Pavitrya

Great Indian Temple

The Hindu temple is an institution of immemorial antiquity which has played a notable part not merely in the religious life of the people, but also in their social, cultural and economic history. In the millennia that span India’s past, it has had, like so many other things in our life, a chequered history, now prosperous, now persecuted, now neglected and now revived. The temple, of course, is not unique to India. It was once a world-wide institution until the rise of universal religions like Christianity and Islam when many of its functions were taken over by the church and the mosque. But in India a unique continuity has prevailed, many ancient temples still surviving and serving their primary purpose as places of worship. Western scholars are reluctant to assign an early date to the Hindu temple, which they would fain derive from Greek or Buddhist models. No doubt, a Greco-Indian school of sculpture and architecture flourished at Gandhara at one time.

But that does not necessarily mean that it ante-dates the Hindu temple. The argument is that Vedic religion is polytheistic and oriented towards fire-sacrifices, where temples have to lay stress on monotheism and idol worship. Hinduism has always tolerated many approaches to God. There is no reason why the way of sacrifices and that of idol worship should not have flourished side by side. It can even be shown that while the Vedas could be studied and sacrifices performed by select castes, temples were universal institutions in which all classes and both the sexes worshipped freely. The rise of temples is part of the liberal tradition in Hinduism, stressing the easy accessibility of God to all. That they are earlier than the Christian era is beyond doubt. A Besnagar inscription of the 2nd century B. C. refers to a shrine of Vasudeva. Panini, centuries earlier, refers to worshippers of God as Vaasudeva. Our two great epics of uncertain dates have references to temples. It is not outside the range of possibility that Vedic invocations to gods and offering them seats, homage, and oblations could have inspired with analogous invocations of the divine presence in diagrams like mandalas, yantras and in idols. However that may be, it should not be forgotten that the Vedas are not without descriptions of gods and these must have helped sculptural representations.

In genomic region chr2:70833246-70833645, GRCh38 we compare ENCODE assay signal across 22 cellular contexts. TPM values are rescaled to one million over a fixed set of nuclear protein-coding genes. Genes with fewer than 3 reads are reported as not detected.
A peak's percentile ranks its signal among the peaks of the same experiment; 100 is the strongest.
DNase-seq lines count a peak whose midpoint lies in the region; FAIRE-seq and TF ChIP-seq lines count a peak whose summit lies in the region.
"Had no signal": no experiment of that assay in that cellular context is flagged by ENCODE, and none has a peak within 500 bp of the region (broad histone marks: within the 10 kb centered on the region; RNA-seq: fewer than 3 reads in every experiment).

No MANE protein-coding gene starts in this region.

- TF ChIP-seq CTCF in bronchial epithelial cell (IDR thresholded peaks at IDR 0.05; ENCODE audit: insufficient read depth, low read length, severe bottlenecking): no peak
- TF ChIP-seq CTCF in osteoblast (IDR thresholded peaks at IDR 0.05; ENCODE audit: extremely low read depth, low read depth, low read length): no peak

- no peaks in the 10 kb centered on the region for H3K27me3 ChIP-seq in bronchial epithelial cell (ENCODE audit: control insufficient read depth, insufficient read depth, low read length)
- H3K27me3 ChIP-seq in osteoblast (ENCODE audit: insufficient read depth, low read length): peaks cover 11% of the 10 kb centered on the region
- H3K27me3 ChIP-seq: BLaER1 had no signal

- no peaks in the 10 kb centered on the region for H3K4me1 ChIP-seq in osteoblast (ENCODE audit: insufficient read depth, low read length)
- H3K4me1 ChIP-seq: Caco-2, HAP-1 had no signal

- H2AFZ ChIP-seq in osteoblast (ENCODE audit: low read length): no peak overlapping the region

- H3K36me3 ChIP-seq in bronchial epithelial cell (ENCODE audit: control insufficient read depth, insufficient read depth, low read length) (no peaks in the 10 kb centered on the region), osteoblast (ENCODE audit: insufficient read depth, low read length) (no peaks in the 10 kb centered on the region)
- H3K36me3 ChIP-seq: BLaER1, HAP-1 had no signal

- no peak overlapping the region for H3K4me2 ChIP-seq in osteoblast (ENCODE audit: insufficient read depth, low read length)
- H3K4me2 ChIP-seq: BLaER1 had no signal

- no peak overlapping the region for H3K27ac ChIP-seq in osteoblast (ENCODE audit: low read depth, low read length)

The supposed contradictions between the polytheism of the Vedas and the monotheism of the Agamas on which temple worship is based, is largely a creation of Western bias. Indian opinion has never held the Vedas to be polytheistic. The Rigveda proclaims that what exists is one, though sages call it by various names. The Upanishads stress the concept of a Single Power manifesting itself as the universe, and they are an integral part of the Vedas according to Hindu tradition. Exegetical principles show how God is called by various names in various contexts in the Vedas. Moreover, the Aagamas were not antiVedic. They prescribed Vedic mantras procedures in temple and domestic worship. They represent the liberal tradition in orthodoxy which has always sought the spiritual welfare of the masses without degrading higher philosophy or antagonising the elite. But, after all is said and done, the origin and early history of temples in India is a highly speculative subject. We know as a matter of fact that they have served important cultural and spiritual interests almost since the beginnings of history in India. That they still continue to do so in some measure is a tribute to the sense of continuity that has marked Indian history during its march over thousands of years. Patronised by the royalty, the aristocracy and the wealthier classes and popular with the masses, the temples grew in number, size and influence, and the roles they played in society multiplied. The cults of Vishnu, Siva and Sakti developed side by side and almost on parallel lines. Differences in philosophical tenets among them, and between them and Vedanta were there, but they did not affect the acceptability of the temples. In the rituals and festivals conducted by them, there were striking resemblances among the different cults. Worship in the temples became a common spiritual exercise in India long ago, and has remained so ever since. Fashions in celebrating temple festivals may have changed in minor matters, but in essentials they have remained true to their original purpose and continued to be an expression of spiritual fervour. The iconoclastic zeal of Islam and Christianity had only a marginal effect on the Hindu attitude to temples, in spite of the rise of sects like the Brahmo Samaj and Arya Samaj which abandoned idol worship, in spite of the spread of skepticism, agnosticism and atheism.


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